Boycott – a peaceful protest that achieves results

Did you know that Ireland was the first country to ban the sale of South African goods in our country’s shops?  That was in 1987.  Well, I was delighted to see Mary Manning on the News last night, she was the Dunne’s Stores worker who in 1984, refused to handle South African goods in protest at the Apartheid regime. She ended up staying on strike, along with a dozen or so others, for two and a half years – but that strike played a significant part in the eventual ending of Apartheid in South Africa.

Nelson Mandela was emotional when he met the Dunnes Stores strikers in Dublin in 1990. He said that their solidarity had given him strength in prison. (Unfortunately Mary Manning was no longer in Ireland at the time so she never met him)

still-life-with-apples

So now, a quote from www.Broadsheet.ie : “ The strikers established a picket line outside the store entrance, attracting derision and abuse from shoppers. People called the strikers ‘nigger-lovers’ and even spat at them. Two of the strikers received a visit from the Special Branch. Public perceptions of the strike were to change, however. There was growing support for the movement, partly as a consequence of a meeting in London in December between the strikers and Archbishop Desmond Tutu while he was on his way to collect the Nobel Peace Prize in Oslo.”

The painting above is an old one but I put it up there as a tribute to our brave girl, she was only 21 when she took this principled stand against a cruel and seemingly unstoppable regime.  But now, coming up to Christmas I’m thinking about Bethlehem and it’s unfortunate inhabitants, living under another cruel regime. 

I attended a lecture in Liberty Hall, Dublin last week. Hosted by Proinsias de Rossa, former MEP, the main presentation was given by Dr. Mustafa Barghouthi who talked about life in the West Bank. Did you know that vast amounts of Palestinian agricultural land has been destroyed in order to construct the illegal settlements and attendant infrastructure, roads and military bases etc, and for the 26ft tall concrete “security fence”, deemed illegal by the International Court of Justice. According to the UN Office for the Coordination of Humanitarian Affairs, between 2000 and 2007, more than half a million Palestinian olive trees were destroyed. Now six years later, Barghouthi told us that the figure is estimated at 1.4 million trees uprooted.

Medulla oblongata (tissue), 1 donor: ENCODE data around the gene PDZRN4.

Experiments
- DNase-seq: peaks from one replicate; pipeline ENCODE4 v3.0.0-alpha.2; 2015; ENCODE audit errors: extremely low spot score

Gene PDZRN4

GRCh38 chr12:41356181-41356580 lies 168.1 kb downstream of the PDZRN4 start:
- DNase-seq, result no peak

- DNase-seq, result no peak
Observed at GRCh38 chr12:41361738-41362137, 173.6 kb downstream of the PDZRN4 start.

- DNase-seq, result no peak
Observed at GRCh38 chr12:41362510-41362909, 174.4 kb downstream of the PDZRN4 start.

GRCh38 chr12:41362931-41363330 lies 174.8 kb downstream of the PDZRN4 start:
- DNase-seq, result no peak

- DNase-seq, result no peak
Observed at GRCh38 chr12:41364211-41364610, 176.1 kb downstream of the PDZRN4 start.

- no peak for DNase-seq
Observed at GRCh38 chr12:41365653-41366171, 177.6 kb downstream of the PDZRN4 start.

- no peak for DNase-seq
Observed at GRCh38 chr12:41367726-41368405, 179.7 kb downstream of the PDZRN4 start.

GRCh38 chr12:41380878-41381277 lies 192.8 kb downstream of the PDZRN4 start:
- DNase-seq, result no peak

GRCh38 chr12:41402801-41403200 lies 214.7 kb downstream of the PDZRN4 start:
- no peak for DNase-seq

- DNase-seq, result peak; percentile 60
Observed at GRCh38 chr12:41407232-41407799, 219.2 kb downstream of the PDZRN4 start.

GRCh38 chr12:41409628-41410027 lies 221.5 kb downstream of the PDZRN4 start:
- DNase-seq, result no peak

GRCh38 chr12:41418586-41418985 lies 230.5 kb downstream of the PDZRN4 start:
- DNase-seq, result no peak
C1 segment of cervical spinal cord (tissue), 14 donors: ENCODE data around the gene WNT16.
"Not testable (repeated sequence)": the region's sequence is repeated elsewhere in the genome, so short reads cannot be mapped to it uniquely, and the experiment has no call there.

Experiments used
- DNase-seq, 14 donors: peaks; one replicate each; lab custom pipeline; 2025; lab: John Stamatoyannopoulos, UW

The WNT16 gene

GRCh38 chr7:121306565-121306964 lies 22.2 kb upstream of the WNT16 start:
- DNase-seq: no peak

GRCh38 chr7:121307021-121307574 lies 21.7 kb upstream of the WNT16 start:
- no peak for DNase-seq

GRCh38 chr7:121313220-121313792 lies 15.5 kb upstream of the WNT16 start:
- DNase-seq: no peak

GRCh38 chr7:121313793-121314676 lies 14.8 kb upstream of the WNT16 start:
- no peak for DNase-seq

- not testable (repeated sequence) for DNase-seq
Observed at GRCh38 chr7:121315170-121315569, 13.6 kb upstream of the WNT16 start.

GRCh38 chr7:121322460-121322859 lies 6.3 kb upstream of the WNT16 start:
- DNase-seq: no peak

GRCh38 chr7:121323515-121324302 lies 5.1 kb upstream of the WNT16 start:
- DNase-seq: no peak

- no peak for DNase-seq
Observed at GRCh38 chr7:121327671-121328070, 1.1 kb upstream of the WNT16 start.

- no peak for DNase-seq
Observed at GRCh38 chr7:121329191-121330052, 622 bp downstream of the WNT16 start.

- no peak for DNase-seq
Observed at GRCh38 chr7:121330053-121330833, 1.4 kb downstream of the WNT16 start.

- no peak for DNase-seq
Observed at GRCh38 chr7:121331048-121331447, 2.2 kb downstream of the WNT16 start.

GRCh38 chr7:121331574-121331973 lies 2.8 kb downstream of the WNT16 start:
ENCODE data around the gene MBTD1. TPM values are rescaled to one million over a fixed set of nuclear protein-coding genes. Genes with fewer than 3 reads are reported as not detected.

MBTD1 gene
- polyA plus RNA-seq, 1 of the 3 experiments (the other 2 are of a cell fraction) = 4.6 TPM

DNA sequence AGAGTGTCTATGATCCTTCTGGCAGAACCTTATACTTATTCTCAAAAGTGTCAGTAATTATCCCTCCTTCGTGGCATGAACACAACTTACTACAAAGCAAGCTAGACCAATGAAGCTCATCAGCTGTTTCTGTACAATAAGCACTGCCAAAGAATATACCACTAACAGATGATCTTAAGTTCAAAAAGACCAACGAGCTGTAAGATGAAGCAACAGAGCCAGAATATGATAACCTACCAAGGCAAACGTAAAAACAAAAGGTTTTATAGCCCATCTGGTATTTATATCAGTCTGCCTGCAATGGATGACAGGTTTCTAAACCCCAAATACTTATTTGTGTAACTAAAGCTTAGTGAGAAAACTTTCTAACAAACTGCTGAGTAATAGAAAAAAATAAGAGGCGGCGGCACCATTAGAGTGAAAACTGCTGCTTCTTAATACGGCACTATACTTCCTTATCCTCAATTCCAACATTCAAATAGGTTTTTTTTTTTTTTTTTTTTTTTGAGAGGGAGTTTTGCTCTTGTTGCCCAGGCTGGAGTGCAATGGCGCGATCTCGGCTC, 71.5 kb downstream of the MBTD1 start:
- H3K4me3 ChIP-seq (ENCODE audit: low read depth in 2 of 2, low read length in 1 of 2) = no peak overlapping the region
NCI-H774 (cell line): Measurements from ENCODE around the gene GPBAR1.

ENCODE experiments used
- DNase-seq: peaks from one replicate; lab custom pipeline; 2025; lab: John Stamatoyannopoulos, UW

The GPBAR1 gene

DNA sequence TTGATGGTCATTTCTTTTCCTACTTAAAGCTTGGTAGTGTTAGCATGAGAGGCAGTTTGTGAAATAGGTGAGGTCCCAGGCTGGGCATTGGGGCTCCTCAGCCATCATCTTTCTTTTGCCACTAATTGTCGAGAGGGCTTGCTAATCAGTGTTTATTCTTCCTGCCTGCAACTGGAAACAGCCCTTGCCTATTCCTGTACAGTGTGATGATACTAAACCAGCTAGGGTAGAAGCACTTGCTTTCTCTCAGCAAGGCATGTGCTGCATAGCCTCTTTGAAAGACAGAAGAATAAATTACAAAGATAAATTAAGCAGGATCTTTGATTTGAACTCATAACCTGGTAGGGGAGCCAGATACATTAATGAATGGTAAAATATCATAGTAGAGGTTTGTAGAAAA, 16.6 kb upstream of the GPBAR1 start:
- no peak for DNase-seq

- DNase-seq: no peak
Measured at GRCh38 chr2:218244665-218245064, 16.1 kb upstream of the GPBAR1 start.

See the image below – this shows the systematic and continuing confiscation of Palestinian land since 1946. Does it remind you of South Africa? De Rossa mentioned his friend Ronnie Kasrils, a South African politician and prominent anti-apartheid activist who when asked to compare the situation in Israel with the Apartheid system – said that the conditions in Israel were far worse.

four-panel-map

This map only covers up to the year 2000 and, as we know, there has been several more settlements since then. If you need more detailed information you could check out  http://www.ifamericansknew.org/history/maps.html.

But actually I want to mention a more inspirational website, and that’s the Jewish Voice for Peace http://jewishvoiceforpeace.org/  They are now calling for the boycott of Israeli goods. As of course are the Palestinians. It worked eventually in South Africa. It will work here too. Make sure you check before you buy.

See also http://www.sadaka.ie/

Advertisements

2 comments

  1. Thanks for this Eoin.
    Robert Fisk will be giving a talk here in the Burren in the New Year.
    I can’t wait to meet him and hear what further insights into the Palestinian situation he has encountered.
    You know my eldest sister Sarah is of Palestinian origin and was adopted by my parents from Bethlehem. Sarah was the first ever middle eastern adoption in Ireland.
    My father continues to raise money for the maternity hospital and orphanage in Bethlehem where he found Sarah.
    If you ever travel over to the middle east to see the situation first hand I would have some great contacts for you – the most welcoming people in the world.

    Like

Leave a Reply, I'd like to hear your viewpoint.

Fill in your details below or click an icon to log in:

WordPress.com Logo

You are commenting using your WordPress.com account. Log Out / Change )

Twitter picture

You are commenting using your Twitter account. Log Out / Change )

Facebook photo

You are commenting using your Facebook account. Log Out / Change )

Google+ photo

You are commenting using your Google+ account. Log Out / Change )

Connecting to %s